On 12/27/20 3:26 AM, Mitch Gross wrote:
Because uncompressed RAW means huge files that take up a lot of disk space, take a lot of time to transfer, and require considerable computer power to deal with. But with Log encoding you get the vast majority of flexibility in what the sensor can capture but recorded in a data scale that is reasonable enough to everyone to work with. Clients won’t complain about the data load and the work can happen quickly and effectively.
Sorry, but having LOG does not mean "huge compression" at all. Maybe you mix up things - like you bring in also AVC or HEVC to the process, those ones have such poor bit depth (8 or 10bit), so the only way to feed a wide dynamic range picture to these codecs is to apply a LOG conversion.
For me a LOG format compared to LINEAR is anything with missing
codes - basically a LUT to convert from more bits to less bits.
Like from 10 to 8 or from 12 to 10, or from 14 to 12. And that
saves about 20% of data rate, in "uncompressed" form. Because LOG
is not just a mapping scheme, but also a very simple and lossy
compression (you are not able to recover the linear original, some
posterization will happen).
Most of the BMD cams, which resolve more than 12 bits (eg. by a
dual-gain readout) apply such log conversion silently even for the
DNGs - (where the feature is called LinearizationTable), but in
the rare case of the dual-gain ADC readout, there was never a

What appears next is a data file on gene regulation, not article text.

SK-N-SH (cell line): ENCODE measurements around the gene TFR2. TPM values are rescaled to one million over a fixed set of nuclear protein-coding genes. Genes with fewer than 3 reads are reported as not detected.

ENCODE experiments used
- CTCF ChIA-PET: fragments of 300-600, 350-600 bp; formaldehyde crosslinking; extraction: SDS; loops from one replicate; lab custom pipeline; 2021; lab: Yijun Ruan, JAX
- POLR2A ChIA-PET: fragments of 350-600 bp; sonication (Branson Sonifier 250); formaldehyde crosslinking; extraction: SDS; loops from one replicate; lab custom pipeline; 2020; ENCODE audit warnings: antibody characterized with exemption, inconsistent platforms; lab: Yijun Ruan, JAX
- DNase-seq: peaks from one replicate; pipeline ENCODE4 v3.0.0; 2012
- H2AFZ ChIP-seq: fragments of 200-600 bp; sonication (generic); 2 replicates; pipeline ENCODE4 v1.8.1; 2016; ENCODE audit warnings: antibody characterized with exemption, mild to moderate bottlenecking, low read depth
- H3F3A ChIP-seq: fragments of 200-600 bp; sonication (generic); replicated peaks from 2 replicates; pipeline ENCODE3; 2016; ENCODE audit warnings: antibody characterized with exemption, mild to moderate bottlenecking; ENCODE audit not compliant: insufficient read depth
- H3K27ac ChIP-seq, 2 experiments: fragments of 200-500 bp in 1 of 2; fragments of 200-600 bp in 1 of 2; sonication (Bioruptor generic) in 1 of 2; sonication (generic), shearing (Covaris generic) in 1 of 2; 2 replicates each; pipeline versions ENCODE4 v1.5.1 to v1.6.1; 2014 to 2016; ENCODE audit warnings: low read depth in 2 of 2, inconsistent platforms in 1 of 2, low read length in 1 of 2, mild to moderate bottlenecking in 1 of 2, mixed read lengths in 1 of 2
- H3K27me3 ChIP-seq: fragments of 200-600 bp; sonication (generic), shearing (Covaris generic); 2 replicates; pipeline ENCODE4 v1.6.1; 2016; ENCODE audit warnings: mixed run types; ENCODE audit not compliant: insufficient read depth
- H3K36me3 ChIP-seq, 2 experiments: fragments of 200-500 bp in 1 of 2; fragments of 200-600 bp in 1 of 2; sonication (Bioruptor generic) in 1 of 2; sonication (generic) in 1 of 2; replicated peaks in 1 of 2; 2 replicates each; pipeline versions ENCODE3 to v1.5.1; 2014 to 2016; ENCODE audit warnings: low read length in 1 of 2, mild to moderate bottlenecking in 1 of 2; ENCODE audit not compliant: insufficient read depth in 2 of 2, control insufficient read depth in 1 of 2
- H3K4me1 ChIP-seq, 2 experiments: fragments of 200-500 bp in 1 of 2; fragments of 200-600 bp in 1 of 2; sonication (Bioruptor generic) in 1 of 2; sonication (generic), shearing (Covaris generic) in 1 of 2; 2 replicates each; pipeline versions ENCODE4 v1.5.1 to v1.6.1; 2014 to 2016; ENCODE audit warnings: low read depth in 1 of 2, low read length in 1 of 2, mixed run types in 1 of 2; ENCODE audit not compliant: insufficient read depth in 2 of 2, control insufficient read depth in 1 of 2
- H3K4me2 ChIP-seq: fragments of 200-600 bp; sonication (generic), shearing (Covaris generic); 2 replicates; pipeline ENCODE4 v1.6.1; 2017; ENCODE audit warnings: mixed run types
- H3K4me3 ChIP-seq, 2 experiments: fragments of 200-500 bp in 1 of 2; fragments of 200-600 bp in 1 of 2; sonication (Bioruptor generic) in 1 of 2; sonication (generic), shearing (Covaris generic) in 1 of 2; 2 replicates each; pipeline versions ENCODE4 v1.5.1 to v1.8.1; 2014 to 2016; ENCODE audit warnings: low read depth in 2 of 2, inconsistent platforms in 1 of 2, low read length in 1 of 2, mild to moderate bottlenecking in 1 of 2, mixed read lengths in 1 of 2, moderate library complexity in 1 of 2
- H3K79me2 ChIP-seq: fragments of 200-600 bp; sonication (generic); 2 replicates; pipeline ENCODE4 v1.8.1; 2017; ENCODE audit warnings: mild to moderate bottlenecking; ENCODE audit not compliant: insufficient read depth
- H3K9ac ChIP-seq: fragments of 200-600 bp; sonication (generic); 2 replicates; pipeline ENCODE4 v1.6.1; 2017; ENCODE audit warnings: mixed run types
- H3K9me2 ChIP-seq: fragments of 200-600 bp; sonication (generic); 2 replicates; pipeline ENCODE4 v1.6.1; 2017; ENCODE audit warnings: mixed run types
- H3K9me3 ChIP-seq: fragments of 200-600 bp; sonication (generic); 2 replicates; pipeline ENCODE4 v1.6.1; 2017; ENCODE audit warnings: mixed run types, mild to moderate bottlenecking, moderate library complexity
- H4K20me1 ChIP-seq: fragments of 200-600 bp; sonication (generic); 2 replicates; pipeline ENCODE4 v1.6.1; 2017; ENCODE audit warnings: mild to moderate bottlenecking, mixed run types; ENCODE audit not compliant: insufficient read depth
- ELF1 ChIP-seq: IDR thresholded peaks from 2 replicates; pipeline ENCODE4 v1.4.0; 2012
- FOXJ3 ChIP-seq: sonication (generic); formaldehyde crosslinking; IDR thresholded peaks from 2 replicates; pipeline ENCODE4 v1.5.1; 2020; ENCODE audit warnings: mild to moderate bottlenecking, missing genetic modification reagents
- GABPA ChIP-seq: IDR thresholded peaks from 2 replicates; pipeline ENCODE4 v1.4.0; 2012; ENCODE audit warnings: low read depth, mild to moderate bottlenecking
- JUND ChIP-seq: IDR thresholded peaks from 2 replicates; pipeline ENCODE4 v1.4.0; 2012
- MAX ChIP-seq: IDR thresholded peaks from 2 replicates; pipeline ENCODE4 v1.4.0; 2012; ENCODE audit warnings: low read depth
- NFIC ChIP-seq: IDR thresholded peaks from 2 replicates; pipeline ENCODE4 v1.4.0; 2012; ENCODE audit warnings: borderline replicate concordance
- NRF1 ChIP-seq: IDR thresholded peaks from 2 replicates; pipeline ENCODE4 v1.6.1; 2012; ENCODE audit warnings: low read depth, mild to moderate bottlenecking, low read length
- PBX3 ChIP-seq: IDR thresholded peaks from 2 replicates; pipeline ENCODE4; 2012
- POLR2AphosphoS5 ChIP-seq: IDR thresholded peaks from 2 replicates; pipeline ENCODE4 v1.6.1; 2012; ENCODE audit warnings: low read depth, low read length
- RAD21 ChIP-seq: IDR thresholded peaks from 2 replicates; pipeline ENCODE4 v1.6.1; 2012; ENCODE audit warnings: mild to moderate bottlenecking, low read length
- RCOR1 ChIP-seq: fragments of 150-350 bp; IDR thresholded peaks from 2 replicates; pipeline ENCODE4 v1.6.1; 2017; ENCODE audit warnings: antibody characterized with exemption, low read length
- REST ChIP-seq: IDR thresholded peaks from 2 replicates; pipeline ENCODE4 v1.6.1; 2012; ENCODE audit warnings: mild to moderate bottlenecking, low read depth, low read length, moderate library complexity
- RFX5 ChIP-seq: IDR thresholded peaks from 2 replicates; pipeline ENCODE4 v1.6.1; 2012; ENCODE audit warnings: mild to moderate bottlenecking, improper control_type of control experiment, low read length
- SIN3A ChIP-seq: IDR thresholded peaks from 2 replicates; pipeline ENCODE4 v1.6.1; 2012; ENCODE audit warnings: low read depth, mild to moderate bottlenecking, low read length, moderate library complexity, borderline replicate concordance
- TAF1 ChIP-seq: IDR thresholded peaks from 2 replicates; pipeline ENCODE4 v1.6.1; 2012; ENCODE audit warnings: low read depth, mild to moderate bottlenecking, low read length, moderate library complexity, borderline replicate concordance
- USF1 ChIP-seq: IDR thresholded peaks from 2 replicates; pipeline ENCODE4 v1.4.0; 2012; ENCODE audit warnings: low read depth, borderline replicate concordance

linear range form, that would contain all the shades - basically
the 11+11 bit reading, that covers 14 stops thanks to the 3 stop
separation, is loss-lessly storable in a 12 bit form (1 bit to
tell whether the shade is within the low or high gain, and the 11
bits of that gain).
So again, please do not mix apples and oranges. LOG is not
related to huge compression. H264 and H265 are the ones to blame
for the convenience of small files!
You are also wrong on the need of computer power - the
uncompressed footage will be ALWAYS easier to process than any of
the AVC/HEVC ones (try to render a clip with reversed time..).
Drive capacity/speed or network bandwidth sure needs to be
adjusted - I see no problem here, we have multi-gigabit SDI for
two decades, and you still complain to not have enough power on
your pocket calculator. Upgrade your gear, its doable.
The whole issue with uncompressed workflow (or the thing which
killed it at classic vendors) was the absurd price of branded
media, an even more absurd ratio of performance/price, which then
resulted either in inability to keep up with the bitrate, or
limited the usability because the low capacity was for silly short
takes. Devices which offer recording to any media do a lot better